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September 29, 2021 — 13:16 PM
If you’re looking for an easy way to add color to your yard, look no further than the bougainvillea, a tough-as-nails flowering plant that comes in many sizes and hues. Here’s everything you need to know about caring for this tropical stunner.
- Sunlight needs: Bright, direct light (at least 6 hours per day)
- When to water: Every 3 to 4 weeks; more if it’s in a container
- Pros: Quick to grow, comes in lots of pretty varieties
- Cons: Has sharp thorns
- Where to put them: Outdoors in a bright, sunny spot
- Pet-friendly? Can be harmful because of the thorns
- Size: Vines can reach 40 feet long
Bougainvillea plants are native to South America and typically thrive outdoors in full direct sunlight.
This bountiful beauty can be drought tolerant once established into the ground, and it attracts beneficial pollinators like butterflies and hummingbirds. Conversely, it is deer resistant. You can find the bougainvillea in most retail nurseries.
While the bougainvillea is gorgeous to look at, you’ll want to be careful when you interact with the plant. It’s known for its nail-like thorns!
Variations of bougainvillea.
Bougainvilleas can act as both a bush or a vine, depending on the variety. Bushier bougainvilleas tend to grow semi-tall and wide, whereas vines can get up to 40 feet long.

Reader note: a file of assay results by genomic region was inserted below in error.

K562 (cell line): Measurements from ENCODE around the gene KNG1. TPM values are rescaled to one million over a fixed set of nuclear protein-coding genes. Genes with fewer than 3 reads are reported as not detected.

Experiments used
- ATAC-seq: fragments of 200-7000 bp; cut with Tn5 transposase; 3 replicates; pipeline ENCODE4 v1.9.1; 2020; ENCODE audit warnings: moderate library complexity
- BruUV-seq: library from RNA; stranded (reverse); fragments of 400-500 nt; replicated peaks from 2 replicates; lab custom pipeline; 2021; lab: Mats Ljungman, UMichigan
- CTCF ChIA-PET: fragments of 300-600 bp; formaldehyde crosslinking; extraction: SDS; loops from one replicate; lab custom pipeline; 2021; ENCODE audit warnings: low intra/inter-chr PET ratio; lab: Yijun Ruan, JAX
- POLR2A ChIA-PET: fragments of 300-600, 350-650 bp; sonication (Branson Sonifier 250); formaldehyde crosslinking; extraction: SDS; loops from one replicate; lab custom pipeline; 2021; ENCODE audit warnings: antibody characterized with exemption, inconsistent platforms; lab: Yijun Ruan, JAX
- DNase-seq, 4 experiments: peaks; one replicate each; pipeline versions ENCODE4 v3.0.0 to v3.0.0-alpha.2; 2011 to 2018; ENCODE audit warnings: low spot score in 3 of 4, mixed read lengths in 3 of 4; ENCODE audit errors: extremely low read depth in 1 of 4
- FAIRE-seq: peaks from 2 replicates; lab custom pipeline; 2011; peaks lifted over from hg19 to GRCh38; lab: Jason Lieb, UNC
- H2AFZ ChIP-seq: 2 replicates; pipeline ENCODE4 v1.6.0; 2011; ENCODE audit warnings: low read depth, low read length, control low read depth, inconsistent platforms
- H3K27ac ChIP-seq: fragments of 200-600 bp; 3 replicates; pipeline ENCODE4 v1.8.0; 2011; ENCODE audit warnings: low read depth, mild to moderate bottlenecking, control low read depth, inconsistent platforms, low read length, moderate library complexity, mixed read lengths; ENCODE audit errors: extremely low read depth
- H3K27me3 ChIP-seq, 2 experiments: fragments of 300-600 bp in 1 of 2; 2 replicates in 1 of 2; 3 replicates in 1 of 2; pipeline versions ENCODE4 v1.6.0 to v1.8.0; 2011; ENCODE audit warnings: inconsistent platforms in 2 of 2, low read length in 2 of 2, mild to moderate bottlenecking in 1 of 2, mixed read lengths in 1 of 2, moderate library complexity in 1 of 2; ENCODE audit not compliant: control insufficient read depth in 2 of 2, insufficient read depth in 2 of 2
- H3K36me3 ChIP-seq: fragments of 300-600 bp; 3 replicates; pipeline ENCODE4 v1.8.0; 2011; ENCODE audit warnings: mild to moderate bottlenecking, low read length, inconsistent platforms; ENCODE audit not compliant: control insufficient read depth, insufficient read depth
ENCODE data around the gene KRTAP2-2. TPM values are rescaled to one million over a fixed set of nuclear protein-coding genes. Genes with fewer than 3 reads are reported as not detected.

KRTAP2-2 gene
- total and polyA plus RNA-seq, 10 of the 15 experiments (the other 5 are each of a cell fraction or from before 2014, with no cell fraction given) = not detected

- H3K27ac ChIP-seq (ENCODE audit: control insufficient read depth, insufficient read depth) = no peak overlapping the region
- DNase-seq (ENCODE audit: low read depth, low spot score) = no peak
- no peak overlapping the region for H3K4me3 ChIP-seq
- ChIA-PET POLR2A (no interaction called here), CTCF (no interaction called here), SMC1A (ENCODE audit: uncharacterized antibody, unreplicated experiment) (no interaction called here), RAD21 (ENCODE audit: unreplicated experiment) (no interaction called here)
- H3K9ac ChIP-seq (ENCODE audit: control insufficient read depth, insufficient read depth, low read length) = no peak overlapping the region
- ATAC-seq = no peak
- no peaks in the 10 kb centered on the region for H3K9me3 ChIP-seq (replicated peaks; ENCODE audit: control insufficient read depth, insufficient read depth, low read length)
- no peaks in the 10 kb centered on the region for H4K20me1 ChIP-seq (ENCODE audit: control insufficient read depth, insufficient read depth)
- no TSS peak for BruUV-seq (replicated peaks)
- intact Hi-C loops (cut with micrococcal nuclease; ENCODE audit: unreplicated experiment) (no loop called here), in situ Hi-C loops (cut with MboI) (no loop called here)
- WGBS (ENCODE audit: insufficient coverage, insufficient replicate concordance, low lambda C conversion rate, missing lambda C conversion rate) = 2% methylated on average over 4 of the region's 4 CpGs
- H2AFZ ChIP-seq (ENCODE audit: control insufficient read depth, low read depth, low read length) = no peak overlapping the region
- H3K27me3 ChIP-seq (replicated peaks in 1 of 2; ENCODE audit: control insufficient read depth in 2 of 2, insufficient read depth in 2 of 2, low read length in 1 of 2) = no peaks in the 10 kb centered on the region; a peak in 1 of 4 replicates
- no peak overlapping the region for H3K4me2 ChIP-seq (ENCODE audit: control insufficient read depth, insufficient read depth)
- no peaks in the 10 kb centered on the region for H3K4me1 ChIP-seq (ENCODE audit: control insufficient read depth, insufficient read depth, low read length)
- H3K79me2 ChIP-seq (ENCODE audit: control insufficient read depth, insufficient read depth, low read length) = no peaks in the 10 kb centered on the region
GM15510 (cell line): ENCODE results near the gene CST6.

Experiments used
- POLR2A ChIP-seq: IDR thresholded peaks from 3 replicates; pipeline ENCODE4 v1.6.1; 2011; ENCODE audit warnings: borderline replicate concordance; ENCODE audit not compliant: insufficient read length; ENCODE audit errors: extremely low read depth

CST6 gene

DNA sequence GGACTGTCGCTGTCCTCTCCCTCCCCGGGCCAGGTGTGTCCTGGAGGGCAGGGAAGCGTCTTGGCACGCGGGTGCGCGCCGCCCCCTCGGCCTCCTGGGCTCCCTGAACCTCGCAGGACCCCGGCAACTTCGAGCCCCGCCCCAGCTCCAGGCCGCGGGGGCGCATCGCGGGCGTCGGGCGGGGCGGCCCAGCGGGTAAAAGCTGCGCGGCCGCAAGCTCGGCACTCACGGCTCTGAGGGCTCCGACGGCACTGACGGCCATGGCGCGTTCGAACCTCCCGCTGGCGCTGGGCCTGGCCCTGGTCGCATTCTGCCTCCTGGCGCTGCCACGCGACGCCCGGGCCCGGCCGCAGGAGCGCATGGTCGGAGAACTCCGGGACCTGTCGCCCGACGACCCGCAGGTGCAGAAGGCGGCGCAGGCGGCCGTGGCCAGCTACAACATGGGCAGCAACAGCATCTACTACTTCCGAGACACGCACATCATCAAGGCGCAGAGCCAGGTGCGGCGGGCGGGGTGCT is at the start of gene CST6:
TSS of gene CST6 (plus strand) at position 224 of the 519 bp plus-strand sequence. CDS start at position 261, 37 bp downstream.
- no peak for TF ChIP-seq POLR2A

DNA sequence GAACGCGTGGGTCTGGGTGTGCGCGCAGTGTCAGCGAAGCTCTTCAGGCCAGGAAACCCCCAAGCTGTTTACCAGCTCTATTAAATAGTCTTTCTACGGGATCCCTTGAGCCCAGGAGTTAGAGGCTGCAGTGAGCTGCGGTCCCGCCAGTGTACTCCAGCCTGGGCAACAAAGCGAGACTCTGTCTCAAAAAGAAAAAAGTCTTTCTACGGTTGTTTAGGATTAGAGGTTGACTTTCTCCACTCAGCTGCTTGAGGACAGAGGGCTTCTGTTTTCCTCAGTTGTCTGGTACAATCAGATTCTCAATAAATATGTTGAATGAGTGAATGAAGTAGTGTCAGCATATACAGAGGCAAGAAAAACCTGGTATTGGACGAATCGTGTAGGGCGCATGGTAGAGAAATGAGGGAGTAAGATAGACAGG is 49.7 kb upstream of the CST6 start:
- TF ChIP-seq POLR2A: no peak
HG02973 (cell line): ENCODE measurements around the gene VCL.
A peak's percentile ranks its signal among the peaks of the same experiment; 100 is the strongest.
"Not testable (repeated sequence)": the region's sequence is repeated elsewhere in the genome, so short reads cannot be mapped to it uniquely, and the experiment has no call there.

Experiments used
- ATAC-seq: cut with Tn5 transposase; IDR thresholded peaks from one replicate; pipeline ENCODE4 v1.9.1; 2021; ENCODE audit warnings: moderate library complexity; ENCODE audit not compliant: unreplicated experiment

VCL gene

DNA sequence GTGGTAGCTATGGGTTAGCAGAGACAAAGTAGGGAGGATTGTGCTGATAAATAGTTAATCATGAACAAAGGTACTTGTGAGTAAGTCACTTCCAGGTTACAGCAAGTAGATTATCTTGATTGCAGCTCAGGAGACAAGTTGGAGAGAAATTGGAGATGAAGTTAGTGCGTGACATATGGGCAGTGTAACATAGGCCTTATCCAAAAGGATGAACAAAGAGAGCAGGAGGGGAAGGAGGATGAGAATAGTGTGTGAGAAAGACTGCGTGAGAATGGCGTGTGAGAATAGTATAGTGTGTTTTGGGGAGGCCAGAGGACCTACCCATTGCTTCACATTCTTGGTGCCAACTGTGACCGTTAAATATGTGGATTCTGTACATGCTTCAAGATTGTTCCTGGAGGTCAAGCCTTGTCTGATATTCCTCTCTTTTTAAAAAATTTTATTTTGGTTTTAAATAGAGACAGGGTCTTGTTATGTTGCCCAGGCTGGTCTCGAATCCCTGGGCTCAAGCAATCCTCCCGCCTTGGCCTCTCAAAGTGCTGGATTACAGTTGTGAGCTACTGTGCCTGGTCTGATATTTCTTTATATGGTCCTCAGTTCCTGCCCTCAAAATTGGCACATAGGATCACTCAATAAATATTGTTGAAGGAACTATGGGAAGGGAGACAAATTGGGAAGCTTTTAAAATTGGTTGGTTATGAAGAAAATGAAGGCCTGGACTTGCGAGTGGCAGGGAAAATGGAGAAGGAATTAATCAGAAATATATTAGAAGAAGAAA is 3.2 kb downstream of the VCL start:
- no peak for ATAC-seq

Here are a few popular bougainvillea varieties and the highlights of each:
- Barbara Karst (most popular): A hybrid, the Barbara Karst bougainvillea has showy, brightly colored leaf structures (bracts) that range from red to magenta and surround tiny white flowers. This bougainvillea blooms throughout the year and can climb up to 40 feet with support. It does best in dry locations.
- San Diego Red: This bougainvillea is one of the most cold-tolerant, and considered to be very hardy. The bracts on the San Diego Red bougainvillea are lipstick-red, showing off their color best in full sun. This bougainvillea, while still drought-tolerant, can handle more water than the Barbara Karst.
- California Gold: This bougainvillea is a flowering machine, known for its golden-yellow bracts that surround tiny cream-like flowers. The California Gold isn’t a clingy climber and would benefit from tying for extra support. This bougainvillea prefers moist, well-drained soil and can also be grown as a houseplant.
- Imperial White: The Imperial White bougainvillea (also known as the Imperial Thai Delight) has pale pink bracts that initially emerge as white. This bougainvillea prefers moist, well-drained soil and can also be grown as a houseplant.
Planting & growing bougainvillea.
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Bougainvilleas love being planted outdoors in full direct sunlight in USDA plant hardiness zones 9–11. Greg Kuga, the manager of Sunset Blvd Nursery in Los Angeles, recommends planting them in a bright spot in your garden after the last chill of the winter has passed.
Bougainvillea can be grown either directly in the ground or in a pot, but since the plant tends to grow tall, you’ll need a large container if you want it to reach its full potential.
Many people opt to place vining varieties up against a trellis or wall so they can climb. Bushier varieties tend to make a great hedge when they get large enough.
While most bougainvillea varieties need lots of hot, direct sun and air circulation to thrive, there are some that can be kept as houseplants. If you are growing yours indoors, be sure to place it in a bright spot in well-draining soil.